St. Lucia day 2

we dedicate this day to a guided tour of the Hluhluwe and Imfolozi parks. wake up at 4:20, at 05:00 we are picked up to take .. In fact a modified pick up above the rear body is mounted a tubular structure with plastic wall and a waterproof tent, panic because it’s not hot at all …
Let’s start, harnessed with thermal jacket and fleece blankets to make the 60 kilometers that separate us from the parks in the most absolute darkness, protected by a plastic sheet …
We enter the park and begin the tour from the Hluhluwe but we leave it after a few kilometers to dedicate more attention to the Imfolozi.
We run along paved roads without glimpses of anything interesting (only some impala) we stop for breakfast in a pic-nic area with tables and WC hut.

We restart with the tour, we wander for a long time before seeing some Nkudu and warthogs that revolve around us, we also meet the giraffes and the buffaloes, then we arrive close to elephants that are eating and moving along pathsthat they known very well. They are truly spectacular animals. A stop at a hiding site near a large pool of water where in a few minutes they take turns drinking birds, warthogs, Nkudu and Nyala. Stop for lunch in an area above the river Mfolozi, where surrounded by baboons our guide prepares a barbecue and we refresh ourselves with a nice cold drink. We continue to wander the streets of the park being able to observe other Elephants, warthogs and giraffes. We return to St. Lucia in the afternoon and decide to take a walk to the center and to a local market where we buy local handicrafts. 

St. Lucia day 1

The small town of St. Lucia it’s built in the estuary of a great lake with the same name, Inhabitants lives of tourism for its beautiful beaches but above all to be the starting point to visit the three natural parks that surround it: the Isimangaliso (which includes the lake ) the Hluhluwe and the Imfolozi. Which are two huge reserves of the Kwazulu Natal.
This morning we planned an exit by boat along the river to see the hippos and crocodiles. At 9:30 we are picked up and we reach the small port in five minutes, where a small boat awaits us. We climb in nine and we sit on normal plastic chairs anchored to the floor: hopefully good! A cheerful skipper takes us to places where hippos practically rest for the whole day waiting for dusk when they start looking for the various tons of grass that are used to feed them. We also see numerous crocodiles, a beautiful snake coiled on a branch and several birds. Stop for a coffee and a scones and then off to the marina. Returning to the hotel, we quickly set up the car and set off for the Isimangaliso park, which contains the large St. Lucia lake. A long ride through the park’s inner roads and paths up to Cape Vidal, huge sand dunes, endless herd of hippos, birds, and finally a beautiful series of fishermen waiting for a dip along the shores of the Indian ocean.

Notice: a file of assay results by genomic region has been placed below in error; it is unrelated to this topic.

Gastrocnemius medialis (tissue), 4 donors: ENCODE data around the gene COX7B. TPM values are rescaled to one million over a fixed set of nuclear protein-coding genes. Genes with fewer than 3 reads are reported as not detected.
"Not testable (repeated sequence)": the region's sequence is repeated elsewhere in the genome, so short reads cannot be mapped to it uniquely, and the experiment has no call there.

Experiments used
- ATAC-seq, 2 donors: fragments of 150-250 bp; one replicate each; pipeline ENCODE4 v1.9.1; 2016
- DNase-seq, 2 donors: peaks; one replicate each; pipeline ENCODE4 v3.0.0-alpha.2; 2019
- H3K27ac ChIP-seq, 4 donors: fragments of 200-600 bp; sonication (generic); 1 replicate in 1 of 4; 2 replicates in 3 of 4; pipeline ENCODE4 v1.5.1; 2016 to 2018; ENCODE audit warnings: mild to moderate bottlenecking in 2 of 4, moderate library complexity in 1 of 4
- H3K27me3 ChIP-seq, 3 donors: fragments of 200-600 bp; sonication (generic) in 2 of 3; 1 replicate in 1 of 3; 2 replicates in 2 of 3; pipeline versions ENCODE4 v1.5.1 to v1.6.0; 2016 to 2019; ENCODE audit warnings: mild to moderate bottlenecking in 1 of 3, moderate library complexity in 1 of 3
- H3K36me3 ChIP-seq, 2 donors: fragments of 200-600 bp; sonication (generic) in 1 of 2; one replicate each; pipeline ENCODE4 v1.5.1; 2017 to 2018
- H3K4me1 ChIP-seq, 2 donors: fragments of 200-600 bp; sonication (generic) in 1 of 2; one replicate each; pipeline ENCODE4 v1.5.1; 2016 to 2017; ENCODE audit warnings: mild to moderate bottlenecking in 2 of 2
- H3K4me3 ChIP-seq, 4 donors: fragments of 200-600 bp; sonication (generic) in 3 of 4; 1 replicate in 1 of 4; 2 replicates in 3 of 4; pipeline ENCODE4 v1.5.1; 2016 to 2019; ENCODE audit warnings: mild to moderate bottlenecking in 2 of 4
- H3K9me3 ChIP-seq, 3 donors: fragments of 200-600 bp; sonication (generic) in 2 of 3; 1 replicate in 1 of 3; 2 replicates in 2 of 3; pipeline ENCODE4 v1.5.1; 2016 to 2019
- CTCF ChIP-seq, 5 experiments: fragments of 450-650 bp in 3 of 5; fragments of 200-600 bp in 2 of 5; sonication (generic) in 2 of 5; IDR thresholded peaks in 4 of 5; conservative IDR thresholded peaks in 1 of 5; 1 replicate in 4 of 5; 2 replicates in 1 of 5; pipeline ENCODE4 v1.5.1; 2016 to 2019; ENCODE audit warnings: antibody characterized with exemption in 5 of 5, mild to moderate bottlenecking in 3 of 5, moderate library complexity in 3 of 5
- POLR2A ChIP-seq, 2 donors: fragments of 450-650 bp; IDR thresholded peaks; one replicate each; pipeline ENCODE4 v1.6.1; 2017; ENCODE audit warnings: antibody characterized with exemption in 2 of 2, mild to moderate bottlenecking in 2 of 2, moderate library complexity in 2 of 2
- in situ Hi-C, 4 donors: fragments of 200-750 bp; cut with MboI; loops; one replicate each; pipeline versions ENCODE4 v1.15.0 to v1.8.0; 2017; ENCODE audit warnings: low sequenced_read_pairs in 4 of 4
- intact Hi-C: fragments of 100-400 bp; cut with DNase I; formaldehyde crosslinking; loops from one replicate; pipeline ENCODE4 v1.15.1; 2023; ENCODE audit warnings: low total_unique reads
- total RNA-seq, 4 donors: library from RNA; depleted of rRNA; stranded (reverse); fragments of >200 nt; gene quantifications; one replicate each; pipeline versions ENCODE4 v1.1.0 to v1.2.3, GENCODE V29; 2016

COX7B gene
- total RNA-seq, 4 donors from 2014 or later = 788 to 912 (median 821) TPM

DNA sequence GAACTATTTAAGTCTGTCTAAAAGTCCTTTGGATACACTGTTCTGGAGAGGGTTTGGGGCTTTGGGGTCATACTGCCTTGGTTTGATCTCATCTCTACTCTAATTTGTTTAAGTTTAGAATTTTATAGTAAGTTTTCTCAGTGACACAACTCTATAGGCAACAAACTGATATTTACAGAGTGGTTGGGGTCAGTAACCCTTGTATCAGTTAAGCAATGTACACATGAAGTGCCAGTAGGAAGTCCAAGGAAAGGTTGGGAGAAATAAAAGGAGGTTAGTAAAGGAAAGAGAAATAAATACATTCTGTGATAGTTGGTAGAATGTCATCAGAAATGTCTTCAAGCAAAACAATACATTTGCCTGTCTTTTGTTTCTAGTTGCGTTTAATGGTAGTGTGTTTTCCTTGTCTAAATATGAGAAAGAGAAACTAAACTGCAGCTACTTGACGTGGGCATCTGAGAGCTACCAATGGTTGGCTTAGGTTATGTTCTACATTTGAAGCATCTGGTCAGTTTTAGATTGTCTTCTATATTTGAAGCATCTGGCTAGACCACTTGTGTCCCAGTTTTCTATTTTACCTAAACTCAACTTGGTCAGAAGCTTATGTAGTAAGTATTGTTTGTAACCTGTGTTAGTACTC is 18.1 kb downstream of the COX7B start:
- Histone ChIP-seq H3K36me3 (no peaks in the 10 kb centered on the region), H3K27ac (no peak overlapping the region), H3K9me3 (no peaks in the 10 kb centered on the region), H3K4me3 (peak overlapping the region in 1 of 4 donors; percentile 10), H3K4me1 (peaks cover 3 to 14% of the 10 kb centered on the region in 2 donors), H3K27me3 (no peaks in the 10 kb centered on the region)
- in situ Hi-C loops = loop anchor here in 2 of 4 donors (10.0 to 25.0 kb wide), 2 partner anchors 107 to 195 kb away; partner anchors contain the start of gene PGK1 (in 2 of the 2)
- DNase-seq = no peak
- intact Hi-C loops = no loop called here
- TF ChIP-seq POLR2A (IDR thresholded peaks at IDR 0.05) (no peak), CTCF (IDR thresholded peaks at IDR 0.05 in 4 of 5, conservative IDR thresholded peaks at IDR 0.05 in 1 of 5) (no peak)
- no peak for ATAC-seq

from Bongani to St. Lucia

At 8:00 am we leave! The first ten kilometers are of unsealed road, within the protected area and we meet everything: rhino, zebras, monkeys … We continue for almost 600 km between forests of tall trees and firs: it seemed to be in Switzerland! We turn around outside Swaziland passing from the Mpumalanga region to KwaZulu-Natal. In the late afternoon we arrive in St. Lucia. We chose this small town to visit three interesting parks: iSimangaliso and Hluhluwe-iMfolozi Park. The hotel, the Serene Estate is beautiful, modern, and welcoming, the owner lady makes us sit down to manage with us the activities we will do on the three days of stay and she will arrange to book. Let’s see the sunset on the beach and stop to watch the full moon that is an incredible red !!! A large sign at the entrance to the beach, initially ignored by us, warns that it is dangerous to walk around at night, because hippos and crocodiles can be met along the roads. Panic absolute, then we run into the car. The streets of the small town are invaded by signs indicating the possibility of encountering hippos, rather dangerous animals, in fact in South Africa they are the leading cause of death.